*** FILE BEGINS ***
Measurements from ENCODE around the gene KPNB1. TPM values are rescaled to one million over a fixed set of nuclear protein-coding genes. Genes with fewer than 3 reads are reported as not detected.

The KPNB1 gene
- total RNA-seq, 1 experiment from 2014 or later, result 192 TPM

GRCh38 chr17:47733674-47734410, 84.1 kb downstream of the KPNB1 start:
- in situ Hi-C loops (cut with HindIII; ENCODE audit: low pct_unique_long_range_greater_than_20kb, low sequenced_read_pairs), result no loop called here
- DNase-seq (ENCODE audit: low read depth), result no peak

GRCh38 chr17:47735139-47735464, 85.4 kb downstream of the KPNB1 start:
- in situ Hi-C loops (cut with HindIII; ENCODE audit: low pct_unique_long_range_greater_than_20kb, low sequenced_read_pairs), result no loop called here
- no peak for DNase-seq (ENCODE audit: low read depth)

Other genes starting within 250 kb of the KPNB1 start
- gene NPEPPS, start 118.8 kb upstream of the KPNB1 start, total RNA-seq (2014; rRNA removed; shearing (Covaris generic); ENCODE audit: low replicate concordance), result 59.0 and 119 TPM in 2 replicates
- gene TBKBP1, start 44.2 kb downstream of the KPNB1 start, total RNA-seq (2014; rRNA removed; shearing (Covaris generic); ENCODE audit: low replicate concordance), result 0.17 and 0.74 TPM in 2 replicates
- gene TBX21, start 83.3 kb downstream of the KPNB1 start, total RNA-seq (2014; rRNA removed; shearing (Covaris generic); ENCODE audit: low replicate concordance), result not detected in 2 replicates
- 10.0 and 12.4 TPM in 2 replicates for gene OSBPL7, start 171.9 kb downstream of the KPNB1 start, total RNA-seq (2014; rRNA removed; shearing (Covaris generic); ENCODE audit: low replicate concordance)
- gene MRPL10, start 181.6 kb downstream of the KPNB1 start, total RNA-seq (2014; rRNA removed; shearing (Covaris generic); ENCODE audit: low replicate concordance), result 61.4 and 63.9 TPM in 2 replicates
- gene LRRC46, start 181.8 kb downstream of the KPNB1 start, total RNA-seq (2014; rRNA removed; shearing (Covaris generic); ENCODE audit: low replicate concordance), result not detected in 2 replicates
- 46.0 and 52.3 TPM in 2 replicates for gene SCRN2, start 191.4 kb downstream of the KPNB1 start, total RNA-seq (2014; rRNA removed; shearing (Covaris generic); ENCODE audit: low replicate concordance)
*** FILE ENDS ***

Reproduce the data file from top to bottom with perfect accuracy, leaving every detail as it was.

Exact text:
Measurements from ENCODE around the gene KPNB1. TPM values are rescaled to one million over a fixed set of nuclear protein-coding genes. Genes with fewer than 3 reads are reported as not detected.

The KPNB1 gene
- total RNA-seq, 1 experiment from 2014 or later, result 192 TPM

GRCh38 chr17:47733674-47734410, 84.1 kb downstream of the KPNB1 start:
- in situ Hi-C loops (cut with HindIII; ENCODE audit: low pct_unique_long_range_greater_than_20kb, low sequenced_read_pairs), result no loop called here
- DNase-seq (ENCODE audit: low read depth), result no peak

GRCh38 chr17:47735139-47735464, 85.4 kb downstream of the KPNB1 start:
- in situ Hi-C loops (cut with HindIII; ENCODE audit: low pct_unique_long_range_greater_than_20kb, low sequenced_read_pairs), result no loop called here
- no peak for DNase-seq (ENCODE audit: low read depth)

Other genes starting within 250 kb of the KPNB1 start
- gene NPEPPS, start 118.8 kb upstream of the KPNB1 start, total RNA-seq (2014; rRNA removed; shearing (Covaris generic); ENCODE audit: low replicate concordance), result 59.0 and 119 TPM in 2 replicates
- gene TBKBP1, start 44.2 kb downstream of the KPNB1 start, total RNA-seq (2014; rRNA removed; shearing (Covaris generic); ENCODE audit: low replicate concordance), result 0.17 and 0.74 TPM in 2 replicates
- gene TBX21, start 83.3 kb downstream of the KPNB1 start, total RNA-seq (2014; rRNA removed; shearing (Covaris generic); ENCODE audit: low replicate concordance), result not detected in 2 replicates
- 10.0 and 12.4 TPM in 2 replicates for gene OSBPL7, start 171.9 kb downstream of the KPNB1 start, total RNA-seq (2014; rRNA removed; shearing (Covaris generic); ENCODE audit: low replicate concordance)
- gene MRPL10, start 181.6 kb downstream of the KPNB1 start, total RNA-seq (2014; rRNA removed; shearing (Covaris generic); ENCODE audit: low replicate concordance), result 61.4 and 63.9 TPM in 2 replicates
- gene LRRC46, start 181.8 kb downstream of the KPNB1 start, total RNA-seq (2014; rRNA removed; shearing (Covaris generic); ENCODE audit: low replicate concordance), result not detected in 2 replicates
- 46.0 and 52.3 TPM in 2 replicates for gene SCRN2, start 191.4 kb downstream of the KPNB1 start, total RNA-seq (2014; rRNA removed; shearing (Covaris generic); ENCODE audit: low replicate concordance)